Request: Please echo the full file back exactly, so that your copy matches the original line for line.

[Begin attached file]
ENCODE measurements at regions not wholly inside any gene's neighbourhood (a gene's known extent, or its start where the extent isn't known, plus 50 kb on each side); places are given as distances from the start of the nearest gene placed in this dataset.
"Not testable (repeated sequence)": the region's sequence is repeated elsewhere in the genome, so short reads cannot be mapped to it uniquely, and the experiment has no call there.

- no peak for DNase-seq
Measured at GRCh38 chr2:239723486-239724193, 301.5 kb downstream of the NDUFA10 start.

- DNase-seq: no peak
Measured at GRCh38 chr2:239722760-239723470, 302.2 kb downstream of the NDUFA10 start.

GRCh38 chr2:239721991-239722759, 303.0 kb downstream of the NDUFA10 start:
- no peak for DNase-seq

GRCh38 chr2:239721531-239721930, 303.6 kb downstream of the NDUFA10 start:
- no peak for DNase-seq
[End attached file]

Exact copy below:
ENCODE measurements at regions not wholly inside any gene's neighbourhood (a gene's known extent, or its start where the extent isn't known, plus 50 kb on each side); places are given as distances from the start of the nearest gene placed in this dataset.
"Not testable (repeated sequence)": the region's sequence is repeated elsewhere in the genome, so short reads cannot be mapped to it uniquely, and the experiment has no call there.

- no peak for DNase-seq
Measured at GRCh38 chr2:239723486-239724193, 301.5 kb downstream of the NDUFA10 start.

- DNase-seq: no peak
Measured at GRCh38 chr2:239722760-239723470, 302.2 kb downstream of the NDUFA10 start.

GRCh38 chr2:239721991-239722759, 303.0 kb downstream of the NDUFA10 start:
- no peak for DNase-seq

GRCh38 chr2:239721531-239721930, 303.6 kb downstream of the NDUFA10 start:
- no peak for DNase-seq